Heart attack patients told to 'get a lift' to hospital amid Covid staff shortages

4 January 2022, 20:18 | Updated: 4 January 2022, 23:31

Six hospitals have been forced to declare major incidents.
Six hospitals have been forced to declare major incidents. Picture: Alamy

By Emma Soteriou

Some patients are being asked to get a lift to hospital instead of waiting for an ambulance amid "unprecedented demand" and crippling Covid staff shortages.

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The move affects patients with suspected heart attacks and strokes, according to an internal note at North East Ambulance Service NHS Foundation Trust.

The Health Service Journal reported that the note said where there was likely to be a risk from the delay in an ambulance reaching a patient, call handlers should "consider asking the patient to be transported by friends or family".

It comes as several hospitals in England have been forced to resort to emergency plans due to staff absences while some non-urgent surgeries have been paused in Greater Manchester.

The region's Health and Social Care Partnership said other appointments that aren't urgent have also been put on hold, while an NHS leader warned of a "state of crisis".

At least six hospital trusts across England have declared critical incidents, where priority services may be under threat.

It comes as Boris Johnson pledged 100,000 daily tests for critical workers at a Downing Street press conference on Tuesday, as the nation battles staff shortages.

The Greater Manchester Health and Social Care Partnership said 15% of its staff were absent due to Covid and said of its decision to pause some surgery: "Patients who will be affected by this are being contacted.

"This is a temporary measure, and the aim is to impact the fewest number of patients. It will not affect cancer and urgent care including cardiac surgery, vascular surgery and transplantation.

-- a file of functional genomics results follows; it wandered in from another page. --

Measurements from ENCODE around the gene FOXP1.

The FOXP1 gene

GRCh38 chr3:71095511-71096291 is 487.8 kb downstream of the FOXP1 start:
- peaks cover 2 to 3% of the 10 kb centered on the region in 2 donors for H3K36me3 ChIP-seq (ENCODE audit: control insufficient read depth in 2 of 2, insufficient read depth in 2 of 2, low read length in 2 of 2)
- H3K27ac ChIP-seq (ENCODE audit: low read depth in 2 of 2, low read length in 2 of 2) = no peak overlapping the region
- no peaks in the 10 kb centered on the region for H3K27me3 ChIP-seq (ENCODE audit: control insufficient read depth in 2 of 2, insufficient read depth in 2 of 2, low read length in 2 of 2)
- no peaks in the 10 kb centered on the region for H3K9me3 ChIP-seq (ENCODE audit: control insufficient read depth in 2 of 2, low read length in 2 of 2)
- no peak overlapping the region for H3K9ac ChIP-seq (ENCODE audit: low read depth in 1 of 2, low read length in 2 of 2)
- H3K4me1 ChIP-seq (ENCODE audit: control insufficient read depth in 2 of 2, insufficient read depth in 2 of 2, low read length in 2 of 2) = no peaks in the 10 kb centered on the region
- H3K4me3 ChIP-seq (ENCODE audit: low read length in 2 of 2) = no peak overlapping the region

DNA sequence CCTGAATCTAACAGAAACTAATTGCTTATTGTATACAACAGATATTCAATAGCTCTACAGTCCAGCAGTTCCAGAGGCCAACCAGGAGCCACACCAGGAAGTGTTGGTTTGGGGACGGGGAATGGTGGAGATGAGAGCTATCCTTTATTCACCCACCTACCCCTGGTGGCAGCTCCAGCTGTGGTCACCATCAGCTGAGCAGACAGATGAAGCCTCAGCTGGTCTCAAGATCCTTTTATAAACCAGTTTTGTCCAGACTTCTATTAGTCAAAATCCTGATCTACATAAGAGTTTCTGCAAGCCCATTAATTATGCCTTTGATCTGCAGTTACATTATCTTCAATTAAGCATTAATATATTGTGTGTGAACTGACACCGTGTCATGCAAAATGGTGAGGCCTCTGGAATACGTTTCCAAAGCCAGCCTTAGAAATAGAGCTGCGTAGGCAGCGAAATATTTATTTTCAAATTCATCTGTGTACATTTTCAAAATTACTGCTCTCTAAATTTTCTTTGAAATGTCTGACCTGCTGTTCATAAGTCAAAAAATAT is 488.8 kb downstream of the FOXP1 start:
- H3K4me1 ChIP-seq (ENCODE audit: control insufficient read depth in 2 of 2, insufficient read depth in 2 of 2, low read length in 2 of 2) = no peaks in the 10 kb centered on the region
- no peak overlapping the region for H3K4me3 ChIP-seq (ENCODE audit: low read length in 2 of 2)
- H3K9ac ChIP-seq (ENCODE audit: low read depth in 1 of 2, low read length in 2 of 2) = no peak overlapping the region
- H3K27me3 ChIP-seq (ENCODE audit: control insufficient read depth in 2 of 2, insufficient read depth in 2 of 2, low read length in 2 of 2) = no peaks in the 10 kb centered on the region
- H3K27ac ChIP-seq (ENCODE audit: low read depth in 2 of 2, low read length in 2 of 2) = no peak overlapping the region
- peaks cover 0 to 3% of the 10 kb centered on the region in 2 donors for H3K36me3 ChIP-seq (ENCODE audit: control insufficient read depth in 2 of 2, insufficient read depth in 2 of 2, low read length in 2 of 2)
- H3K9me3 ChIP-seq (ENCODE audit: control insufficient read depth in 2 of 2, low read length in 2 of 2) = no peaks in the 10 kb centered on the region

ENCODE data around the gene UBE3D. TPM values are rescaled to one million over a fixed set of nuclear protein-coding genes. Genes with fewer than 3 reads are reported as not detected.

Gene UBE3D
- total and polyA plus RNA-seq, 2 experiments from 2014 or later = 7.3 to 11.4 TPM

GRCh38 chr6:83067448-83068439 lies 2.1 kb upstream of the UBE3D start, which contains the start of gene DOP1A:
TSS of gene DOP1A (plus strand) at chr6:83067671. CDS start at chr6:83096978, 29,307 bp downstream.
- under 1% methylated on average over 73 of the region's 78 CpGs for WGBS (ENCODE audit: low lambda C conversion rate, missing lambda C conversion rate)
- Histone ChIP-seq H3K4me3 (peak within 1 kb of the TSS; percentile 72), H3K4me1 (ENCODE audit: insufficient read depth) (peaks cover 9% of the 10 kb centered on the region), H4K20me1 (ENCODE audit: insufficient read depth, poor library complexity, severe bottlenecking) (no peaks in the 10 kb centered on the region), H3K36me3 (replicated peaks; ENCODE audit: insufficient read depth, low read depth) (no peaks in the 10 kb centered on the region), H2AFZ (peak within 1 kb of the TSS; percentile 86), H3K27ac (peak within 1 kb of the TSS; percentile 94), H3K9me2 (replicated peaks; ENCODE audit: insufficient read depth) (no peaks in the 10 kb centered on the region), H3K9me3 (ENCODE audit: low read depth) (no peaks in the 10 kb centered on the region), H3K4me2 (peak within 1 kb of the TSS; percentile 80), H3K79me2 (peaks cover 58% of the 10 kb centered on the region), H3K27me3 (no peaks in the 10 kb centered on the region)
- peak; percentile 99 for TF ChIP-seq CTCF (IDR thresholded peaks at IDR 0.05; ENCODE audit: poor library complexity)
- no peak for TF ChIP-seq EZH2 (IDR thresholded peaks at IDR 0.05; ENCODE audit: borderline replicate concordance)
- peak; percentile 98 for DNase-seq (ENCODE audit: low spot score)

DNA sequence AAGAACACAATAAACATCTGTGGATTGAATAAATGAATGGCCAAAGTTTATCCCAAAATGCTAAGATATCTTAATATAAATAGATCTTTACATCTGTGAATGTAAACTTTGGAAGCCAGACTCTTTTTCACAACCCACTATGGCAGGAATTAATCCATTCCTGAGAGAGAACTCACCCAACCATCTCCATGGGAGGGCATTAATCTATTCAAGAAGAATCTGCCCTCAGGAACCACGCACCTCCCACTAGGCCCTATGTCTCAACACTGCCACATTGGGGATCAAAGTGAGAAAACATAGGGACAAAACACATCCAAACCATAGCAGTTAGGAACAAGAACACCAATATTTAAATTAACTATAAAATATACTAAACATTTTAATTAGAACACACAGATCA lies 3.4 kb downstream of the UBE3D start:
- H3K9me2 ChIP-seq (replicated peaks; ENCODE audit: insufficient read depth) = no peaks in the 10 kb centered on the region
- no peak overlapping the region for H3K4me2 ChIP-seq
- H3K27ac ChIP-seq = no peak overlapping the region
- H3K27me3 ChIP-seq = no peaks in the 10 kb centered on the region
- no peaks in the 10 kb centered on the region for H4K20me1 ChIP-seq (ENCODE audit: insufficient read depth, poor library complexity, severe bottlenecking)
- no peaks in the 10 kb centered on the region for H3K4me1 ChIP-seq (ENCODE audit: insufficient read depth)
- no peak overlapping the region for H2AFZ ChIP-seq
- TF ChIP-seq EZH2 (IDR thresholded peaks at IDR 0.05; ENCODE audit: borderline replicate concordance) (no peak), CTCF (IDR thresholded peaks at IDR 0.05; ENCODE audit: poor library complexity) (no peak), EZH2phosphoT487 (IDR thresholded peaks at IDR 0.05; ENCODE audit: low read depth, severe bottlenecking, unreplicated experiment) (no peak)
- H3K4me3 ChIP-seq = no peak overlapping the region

"The Christie will continue to provide cancer care in a Covid secure way and Rochdale continues to provide cancer and other urgent surgery as a Covid secure site for Greater Manchester.

"In addition, our diagnostic services, including endoscopy, and the majority of our out-patient services will continue wherever possible."

One of the hospitals affected is United Lincolnshire Hospitals NHS Trust, where "extreme and unprecedented" staff shortages are expected to result in "compromised care".

Chief executive of University Hospitals of Morecambe Bay, Aaron Cummins, also confirmed in a statement that the trust had declared an "internal critical incident".

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It comes after chief executive of the NHS Confederation Matthew Taylor said "in many parts of the health service, we are currently in a state of crisis".

"Some hospitals are making urgent calls to exhausted staff to give up rest days and leave to enable them to sustain core services," he wrote in a blog published on Monday.

Bin collections and train services have also been hit by staff shortages following the festive period.

It comes after days of complaints around the availability of Covid tests, with them not being available online and stocks in pharmacies being patchy.